"Bad" laws hurt sex workers from Uganda to Nepal, AIDS meeting told

by Katie Nguyen | Katie_Nguyen1 | Thomson Reuters Foundation
Monday, 21 July 2014 10:44 GMT

A gay rights activist seen through a bus window during a protest outside Uganda House in London December 10, 2009. REUTERS/Stefan Wermuth

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Sex workers, gay men, prisoners, drug users and transgender people least likely to get HIV help

MELBOURNE (Thomson Reuters Foundation)- After Uganda's president signed into law a bill that punished gay sex with long prison sentences, Daisy Nakato received a visit from the police.

The country's Red Pepper tabloid had outed hundreds of gays after President Yoweri Museveni initialled the anti-homosexuality bill in February and Nakato's name was on the list. Over the following six hours, Nakato, a bisexual sex worker, begged the police not to arrest her.

"I had to stay in hiding for over a week without taking ARV (antiretroviral) medication. A lot of people are going through the same thing. A lot of people have run to neighbouring countries," Nakato told delegates at an AIDS conference in Melbourne on Monday.

One of the major concerns of the gathering of 12,000 AIDS activists, scientists and people living with HIV is how the criminalisation of groups at high risk of HIV - such as gay men, sex workers and transgender people - threatens progress in the global effort to fight AIDS.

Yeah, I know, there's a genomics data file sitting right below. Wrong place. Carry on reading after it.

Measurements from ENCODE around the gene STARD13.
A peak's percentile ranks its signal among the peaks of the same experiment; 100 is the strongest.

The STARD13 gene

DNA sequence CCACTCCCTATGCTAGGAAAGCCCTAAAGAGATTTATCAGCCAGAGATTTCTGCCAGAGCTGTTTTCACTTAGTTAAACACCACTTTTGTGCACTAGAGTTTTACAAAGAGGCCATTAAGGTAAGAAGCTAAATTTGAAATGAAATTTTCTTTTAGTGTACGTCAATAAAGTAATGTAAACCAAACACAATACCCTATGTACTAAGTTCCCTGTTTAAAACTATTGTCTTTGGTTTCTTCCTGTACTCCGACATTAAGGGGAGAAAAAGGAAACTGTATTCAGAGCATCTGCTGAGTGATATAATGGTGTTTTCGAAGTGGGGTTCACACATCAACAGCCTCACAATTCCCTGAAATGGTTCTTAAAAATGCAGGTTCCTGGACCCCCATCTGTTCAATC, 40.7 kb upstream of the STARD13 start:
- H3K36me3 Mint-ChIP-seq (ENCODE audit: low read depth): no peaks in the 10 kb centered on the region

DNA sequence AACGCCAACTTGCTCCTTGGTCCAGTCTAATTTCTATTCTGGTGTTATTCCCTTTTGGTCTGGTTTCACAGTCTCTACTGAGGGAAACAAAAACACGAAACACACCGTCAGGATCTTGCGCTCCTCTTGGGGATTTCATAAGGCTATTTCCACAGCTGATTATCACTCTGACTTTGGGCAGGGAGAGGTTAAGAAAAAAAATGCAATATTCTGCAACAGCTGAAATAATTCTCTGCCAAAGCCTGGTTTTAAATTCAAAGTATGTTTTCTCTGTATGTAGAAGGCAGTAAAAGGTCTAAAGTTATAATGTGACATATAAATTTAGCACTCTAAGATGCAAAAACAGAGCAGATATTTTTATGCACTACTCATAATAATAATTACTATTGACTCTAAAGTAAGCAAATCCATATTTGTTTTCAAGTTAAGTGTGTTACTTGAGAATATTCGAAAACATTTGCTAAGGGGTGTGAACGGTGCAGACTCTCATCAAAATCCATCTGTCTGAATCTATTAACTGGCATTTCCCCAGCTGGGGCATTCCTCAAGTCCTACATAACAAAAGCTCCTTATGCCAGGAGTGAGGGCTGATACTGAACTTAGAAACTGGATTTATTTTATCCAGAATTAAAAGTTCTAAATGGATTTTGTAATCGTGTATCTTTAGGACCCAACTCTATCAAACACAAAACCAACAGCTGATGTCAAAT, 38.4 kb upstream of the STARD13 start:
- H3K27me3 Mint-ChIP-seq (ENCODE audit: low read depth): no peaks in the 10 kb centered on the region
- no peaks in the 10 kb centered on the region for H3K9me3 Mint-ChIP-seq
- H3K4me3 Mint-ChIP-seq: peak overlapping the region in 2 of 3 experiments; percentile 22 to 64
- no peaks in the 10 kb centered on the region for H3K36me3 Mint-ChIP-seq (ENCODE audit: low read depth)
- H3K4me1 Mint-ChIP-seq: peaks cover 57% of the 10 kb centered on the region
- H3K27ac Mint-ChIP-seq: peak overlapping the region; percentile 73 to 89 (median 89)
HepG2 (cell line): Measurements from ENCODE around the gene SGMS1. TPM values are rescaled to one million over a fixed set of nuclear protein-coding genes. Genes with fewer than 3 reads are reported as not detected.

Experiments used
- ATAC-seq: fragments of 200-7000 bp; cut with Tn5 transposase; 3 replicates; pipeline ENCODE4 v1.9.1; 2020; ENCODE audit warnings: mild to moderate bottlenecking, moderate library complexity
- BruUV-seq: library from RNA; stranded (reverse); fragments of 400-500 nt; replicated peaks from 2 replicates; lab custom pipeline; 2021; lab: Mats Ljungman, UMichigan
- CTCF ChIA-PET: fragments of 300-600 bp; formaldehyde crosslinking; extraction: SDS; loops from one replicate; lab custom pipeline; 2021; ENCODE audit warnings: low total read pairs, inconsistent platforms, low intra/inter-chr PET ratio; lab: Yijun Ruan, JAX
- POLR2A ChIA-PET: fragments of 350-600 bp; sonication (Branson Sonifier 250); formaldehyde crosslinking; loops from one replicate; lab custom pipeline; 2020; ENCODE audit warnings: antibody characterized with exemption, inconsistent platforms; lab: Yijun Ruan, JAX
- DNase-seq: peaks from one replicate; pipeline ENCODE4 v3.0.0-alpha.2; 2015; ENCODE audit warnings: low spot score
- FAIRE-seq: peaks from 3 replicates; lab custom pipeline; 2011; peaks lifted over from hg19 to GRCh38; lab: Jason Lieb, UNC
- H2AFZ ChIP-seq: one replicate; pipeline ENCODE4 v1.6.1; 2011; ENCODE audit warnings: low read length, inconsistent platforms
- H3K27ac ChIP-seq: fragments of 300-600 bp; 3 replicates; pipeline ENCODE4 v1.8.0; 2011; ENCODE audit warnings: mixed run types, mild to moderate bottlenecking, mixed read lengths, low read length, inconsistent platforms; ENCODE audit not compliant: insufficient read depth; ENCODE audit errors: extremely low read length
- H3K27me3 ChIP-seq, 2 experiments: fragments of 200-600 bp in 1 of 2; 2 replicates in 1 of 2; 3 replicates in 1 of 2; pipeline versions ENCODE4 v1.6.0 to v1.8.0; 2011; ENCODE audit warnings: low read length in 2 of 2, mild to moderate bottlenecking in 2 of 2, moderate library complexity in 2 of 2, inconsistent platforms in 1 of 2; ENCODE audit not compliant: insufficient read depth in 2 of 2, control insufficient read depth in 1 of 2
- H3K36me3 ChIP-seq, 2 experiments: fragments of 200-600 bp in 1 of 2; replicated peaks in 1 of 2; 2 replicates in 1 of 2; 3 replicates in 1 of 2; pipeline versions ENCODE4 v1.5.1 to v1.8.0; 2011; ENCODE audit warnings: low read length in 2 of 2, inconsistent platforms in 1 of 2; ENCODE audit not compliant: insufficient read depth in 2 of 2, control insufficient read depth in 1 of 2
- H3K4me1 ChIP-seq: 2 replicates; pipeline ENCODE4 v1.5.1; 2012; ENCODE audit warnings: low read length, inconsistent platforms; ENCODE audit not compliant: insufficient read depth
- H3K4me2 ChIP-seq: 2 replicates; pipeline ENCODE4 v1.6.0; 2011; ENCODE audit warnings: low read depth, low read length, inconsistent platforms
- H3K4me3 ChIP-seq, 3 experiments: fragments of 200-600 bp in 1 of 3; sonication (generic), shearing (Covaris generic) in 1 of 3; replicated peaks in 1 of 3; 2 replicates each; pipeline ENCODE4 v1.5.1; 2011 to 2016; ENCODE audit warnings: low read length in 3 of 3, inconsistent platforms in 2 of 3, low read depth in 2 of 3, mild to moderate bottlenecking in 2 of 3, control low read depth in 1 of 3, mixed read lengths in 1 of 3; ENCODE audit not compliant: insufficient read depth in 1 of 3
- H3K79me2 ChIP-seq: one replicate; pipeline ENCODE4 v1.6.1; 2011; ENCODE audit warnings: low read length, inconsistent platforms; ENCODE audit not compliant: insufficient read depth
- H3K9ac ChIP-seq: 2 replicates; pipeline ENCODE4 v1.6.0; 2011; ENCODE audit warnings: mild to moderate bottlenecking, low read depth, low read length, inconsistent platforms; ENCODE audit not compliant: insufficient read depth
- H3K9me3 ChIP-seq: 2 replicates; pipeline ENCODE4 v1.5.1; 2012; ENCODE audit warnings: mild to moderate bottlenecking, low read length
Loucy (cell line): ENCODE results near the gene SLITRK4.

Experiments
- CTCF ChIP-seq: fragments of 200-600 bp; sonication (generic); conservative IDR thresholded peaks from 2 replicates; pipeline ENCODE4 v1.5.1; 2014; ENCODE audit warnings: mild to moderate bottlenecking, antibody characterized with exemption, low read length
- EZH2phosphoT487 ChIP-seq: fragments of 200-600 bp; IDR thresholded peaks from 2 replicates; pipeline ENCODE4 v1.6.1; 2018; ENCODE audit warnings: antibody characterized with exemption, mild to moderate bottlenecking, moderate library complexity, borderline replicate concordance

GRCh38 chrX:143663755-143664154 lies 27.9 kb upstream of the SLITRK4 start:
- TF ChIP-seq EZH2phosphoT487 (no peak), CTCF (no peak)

In 116 countries prostitution is illegal and in 78 countries same-sex relations are a criminal offence.

According to the World Health Organisation, female sex workers are 14 times more likely to have HIV than other women, gay men are 19 times more likely to have HIV than the general population, and transgender women are almost 50 times more likely than other adults to have HIV.

Yet the same groups are least likely to get HIV prevention, testing and treatment services, WHO says.


It's not only gays and lesbians who feel persecuted in Uganda, Nakato said. Sex workers are among those under pressure from an anti-pornography law, dubbed locally the anti-mini skirt law, which seeks to police erotic behaviour.

"These laws are just there to drive us underground, to harass us," Nakato said at a discussion on the state of legislation in India, Nepal and the United States among others.

India gay rights activist Ashok Kavi described the "incredible sense of despondency" after India's Supreme Court reinstated a ban on gay sex in December, following a four-year period of decriminalisation that had helped bring homosexuality into the open in the socially conservative country.

Manisha Dhakal, a Nepalese transgender activist, said certain laws in Nepal - while not criminalising transgender sex workers - were deliberately used against them.

"When we are walking in the street, people are gathered to see us and there are traffic jams because the taxi drivers also want to see us," Dhakal said, adding that the commotion often ended in arrest under the Public Offences Act.

By contrast, the United States was working on changing laws that criminalise HIV transmission, said Nick Rhoades, an American whose conviction for the criminal transmission of HIV in the state of Iowa was overturned last month by the Supreme Court.

"We know that criminalisation is bad health policy. It is bad public policy. It doesn't work to prevent the spread of disease. In fact, it does just the opposite," the U.S. ambassdor to Australia, John Berry, told the session.

"The global fight against HIV and AIDS will not be won by relegating segments of the population to the shadows."

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